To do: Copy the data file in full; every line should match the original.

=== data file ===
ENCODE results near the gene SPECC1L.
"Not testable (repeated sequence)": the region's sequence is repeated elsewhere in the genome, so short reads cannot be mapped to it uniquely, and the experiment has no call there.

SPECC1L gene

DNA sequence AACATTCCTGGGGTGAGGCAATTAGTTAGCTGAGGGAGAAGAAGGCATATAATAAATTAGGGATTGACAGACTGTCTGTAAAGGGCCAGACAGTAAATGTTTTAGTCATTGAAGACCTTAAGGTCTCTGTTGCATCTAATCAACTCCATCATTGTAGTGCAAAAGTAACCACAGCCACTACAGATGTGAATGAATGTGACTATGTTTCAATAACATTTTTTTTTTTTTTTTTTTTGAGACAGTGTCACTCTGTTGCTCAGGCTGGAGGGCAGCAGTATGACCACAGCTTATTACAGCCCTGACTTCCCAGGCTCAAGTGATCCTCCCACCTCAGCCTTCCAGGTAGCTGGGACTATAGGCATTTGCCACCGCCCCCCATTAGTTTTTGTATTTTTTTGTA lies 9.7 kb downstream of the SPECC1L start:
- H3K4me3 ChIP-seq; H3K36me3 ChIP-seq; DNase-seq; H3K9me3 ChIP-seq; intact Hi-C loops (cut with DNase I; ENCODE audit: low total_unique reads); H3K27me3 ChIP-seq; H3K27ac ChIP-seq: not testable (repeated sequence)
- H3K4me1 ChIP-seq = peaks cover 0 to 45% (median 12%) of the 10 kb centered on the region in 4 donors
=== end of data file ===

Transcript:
ENCODE results near the gene SPECC1L.
"Not testable (repeated sequence)": the region's sequence is repeated elsewhere in the genome, so short reads cannot be mapped to it uniquely, and the experiment has no call there.

SPECC1L gene

DNA sequence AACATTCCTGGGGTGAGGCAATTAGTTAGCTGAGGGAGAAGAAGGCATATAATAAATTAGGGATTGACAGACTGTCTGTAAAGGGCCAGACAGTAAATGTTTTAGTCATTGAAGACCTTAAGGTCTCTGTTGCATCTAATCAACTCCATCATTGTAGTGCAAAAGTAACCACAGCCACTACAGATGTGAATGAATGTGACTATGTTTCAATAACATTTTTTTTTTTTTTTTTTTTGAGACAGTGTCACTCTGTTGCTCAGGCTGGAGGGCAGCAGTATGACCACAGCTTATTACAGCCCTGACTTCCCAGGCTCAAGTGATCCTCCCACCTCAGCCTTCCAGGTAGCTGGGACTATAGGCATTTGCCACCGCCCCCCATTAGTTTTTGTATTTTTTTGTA lies 9.7 kb downstream of the SPECC1L start:
- H3K4me3 ChIP-seq; H3K36me3 ChIP-seq; DNase-seq; H3K9me3 ChIP-seq; intact Hi-C loops (cut with DNase I; ENCODE audit: low total_unique reads); H3K27me3 ChIP-seq; H3K27ac ChIP-seq: not testable (repeated sequence)
- H3K4me1 ChIP-seq = peaks cover 0 to 45% (median 12%) of the 10 kb centered on the region in 4 donors